CAFOD scales up work on Greek islands as thousands more refugees arrive daily

Exhausted arrivals in Lesvos

From Independent Catholic News:

With up to 4,000 refugees arriving every day on the island of Lesvos alone, CAFOD is working with Caritas Greece to provide food, water, emergency supplies and safe sanitation to those most in need.

CAFOD has committed £80,000 to support the Caritas response to the refugee crisis in Greece, particularly focusing on Rhodes, Lesvos and crowded border crossings into Macedonia. The agency has deployed specialist humanitarian staff to coordinate the response and to set up water and sanitation projects to help prevent the spread of disease.

Patrick Nicholson, Director of Communications at Caritas Internationalis, is on the island of Lesvos. He said: “It’s a dramatic situation. Thousands of people are arriving here daily. By the beach at dawn, we met Syrian families with small children and a woman who was eight months pregnant, all cold, wet, exhausted and bewildered. Their first reaction as they reached dry land was to burst into tears. Then they looked round to check that they’d all survived.

“They are an exhausted mass of humanity looking for safety. They say they had no choice to leave: they would either die in Syria or die at sea. Right now, the port is awash with Syrians, Afghans and Pakistanis, all looking to leave. Conditions are basic but improving. Caritas volunteers have been able to give people sleeping mats and bags. There’s also a sense of jubilation… People hope that the worst is behind them.”

On the island of Chios, Evelina Manola, a Caritas Greece aid worker, describes conditions for refugees as “inhumane”. Hundreds of people are sleeping in a park by the port, hoping to travel onwards to mainland Europe. She said: “It’s really hard for the people in the park, especially for the women. There are only two small toilets. There isn’t enough clean water. They sleep out in the open. Some families have the mats that we gave them. Others are sleeping on cardboard boxes or just the floor, without anything. It’s really sad… What we’re doing is a help. It might just be a drop in the ocean, but it’s still a drop.”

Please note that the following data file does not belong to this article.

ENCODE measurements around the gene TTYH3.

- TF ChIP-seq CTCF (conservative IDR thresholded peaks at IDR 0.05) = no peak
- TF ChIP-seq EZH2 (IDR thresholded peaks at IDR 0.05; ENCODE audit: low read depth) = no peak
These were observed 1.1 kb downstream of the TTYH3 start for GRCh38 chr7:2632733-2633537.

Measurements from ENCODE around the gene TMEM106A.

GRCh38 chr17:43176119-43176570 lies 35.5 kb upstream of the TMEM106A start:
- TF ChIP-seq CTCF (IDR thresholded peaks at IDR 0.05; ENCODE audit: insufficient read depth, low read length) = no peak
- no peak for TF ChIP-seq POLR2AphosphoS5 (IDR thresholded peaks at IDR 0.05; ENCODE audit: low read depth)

Many of the refugees are determined to travel north, often with the aim of reaching Germany or Sweden. As well as working in Greece, CAFOD is supporting Caritas Serbia in providing food, drinking water, medical help, legal support and shelter to refugees as they make their way across the country.

Abdalkarim Zahra, 26, left Syria because he didn’t want to fight, and paid people smugglers to take him across the Mediterranean on an overcrowded rubber dinghy. Over the last few days, he has been staying in Kanjiža, a Serbian town 3.5 kilometers away from the Hungarian border.

He had not heard of Caritas or CAFOD before arriving in Europe, but is grateful for the support he has received. “Thank you,” he said. “It’s good to know that something like this exists… In these aid camps for the first time after so many exhausting weeks, I felt I was treated as a human.”

More than 467,000 refugees and migrants have crossed the Mediterranean so far this year, according to the International Organization for Migration – more than double the number who made the journey in the whole of 2014.

CAFOD is accepting donations to support its response to the crisis at http://www.cafod.org.uk/Give/Refugee-Crisis-Appeal

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